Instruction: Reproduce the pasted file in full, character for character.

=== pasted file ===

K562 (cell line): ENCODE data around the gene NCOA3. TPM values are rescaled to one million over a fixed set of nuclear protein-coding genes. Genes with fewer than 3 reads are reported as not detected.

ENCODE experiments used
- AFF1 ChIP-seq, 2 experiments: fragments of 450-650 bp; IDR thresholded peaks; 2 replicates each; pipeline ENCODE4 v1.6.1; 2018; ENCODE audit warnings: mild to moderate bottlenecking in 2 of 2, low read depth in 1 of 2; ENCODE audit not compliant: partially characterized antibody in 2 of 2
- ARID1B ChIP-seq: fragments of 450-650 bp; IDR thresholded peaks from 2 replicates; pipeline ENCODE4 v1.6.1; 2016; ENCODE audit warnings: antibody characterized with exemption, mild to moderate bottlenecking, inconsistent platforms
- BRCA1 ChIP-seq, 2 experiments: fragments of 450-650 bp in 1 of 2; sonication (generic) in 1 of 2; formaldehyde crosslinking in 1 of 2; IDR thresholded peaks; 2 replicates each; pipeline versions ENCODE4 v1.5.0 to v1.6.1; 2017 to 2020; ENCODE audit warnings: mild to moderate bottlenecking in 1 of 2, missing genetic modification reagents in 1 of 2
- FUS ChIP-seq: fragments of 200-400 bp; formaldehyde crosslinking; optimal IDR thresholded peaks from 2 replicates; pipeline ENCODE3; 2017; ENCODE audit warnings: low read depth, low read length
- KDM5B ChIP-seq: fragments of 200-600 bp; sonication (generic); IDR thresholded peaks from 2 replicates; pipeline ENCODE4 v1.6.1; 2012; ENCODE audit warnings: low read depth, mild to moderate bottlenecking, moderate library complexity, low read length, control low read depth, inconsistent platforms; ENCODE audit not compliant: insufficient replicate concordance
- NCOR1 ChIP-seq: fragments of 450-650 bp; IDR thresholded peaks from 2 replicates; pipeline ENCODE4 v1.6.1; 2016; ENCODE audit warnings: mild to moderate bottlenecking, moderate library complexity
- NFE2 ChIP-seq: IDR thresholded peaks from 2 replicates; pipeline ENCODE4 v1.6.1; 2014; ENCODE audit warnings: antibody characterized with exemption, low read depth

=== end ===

K562 (cell line): ENCODE data around the gene NCOA3. TPM values are rescaled to one million over a fixed set of nuclear protein-coding genes. Genes with fewer than 3 reads are reported as not detected.

ENCODE experiments used
- AFF1 ChIP-seq, 2 experiments: fragments of 450-650 bp; IDR thresholded peaks; 2 replicates each; pipeline ENCODE4 v1.6.1; 2018; ENCODE audit warnings: mild to moderate bottlenecking in 2 of 2, low read depth in 1 of 2; ENCODE audit not compliant: partially characterized antibody in 2 of 2
- ARID1B ChIP-seq: fragments of 450-650 bp; IDR thresholded peaks from 2 replicates; pipeline ENCODE4 v1.6.1; 2016; ENCODE audit warnings: antibody characterized with exemption, mild to moderate bottlenecking, inconsistent platforms
- BRCA1 ChIP-seq, 2 experiments: fragments of 450-650 bp in 1 of 2; sonication (generic) in 1 of 2; formaldehyde crosslinking in 1 of 2; IDR thresholded peaks; 2 replicates each; pipeline versions ENCODE4 v1.5.0 to v1.6.1; 2017 to 2020; ENCODE audit warnings: mild to moderate bottlenecking in 1 of 2, missing genetic modification reagents in 1 of 2
- FUS ChIP-seq: fragments of 200-400 bp; formaldehyde crosslinking; optimal IDR thresholded peaks from 2 replicates; pipeline ENCODE3; 2017; ENCODE audit warnings: low read depth, low read length
- KDM5B ChIP-seq: fragments of 200-600 bp; sonication (generic); IDR thresholded peaks from 2 replicates; pipeline ENCODE4 v1.6.1; 2012; ENCODE audit warnings: low read depth, mild to moderate bottlenecking, moderate library complexity, low read length, control low read depth, inconsistent platforms; ENCODE audit not compliant: insufficient replicate concordance
- NCOR1 ChIP-seq: fragments of 450-650 bp; IDR thresholded peaks from 2 replicates; pipeline ENCODE4 v1.6.1; 2016; ENCODE audit warnings: mild to moderate bottlenecking, moderate library complexity
- NFE2 ChIP-seq: IDR thresholded peaks from 2 replicates; pipeline ENCODE4 v1.6.1; 2014; ENCODE audit warnings: antibody characterized with exemption, low read depth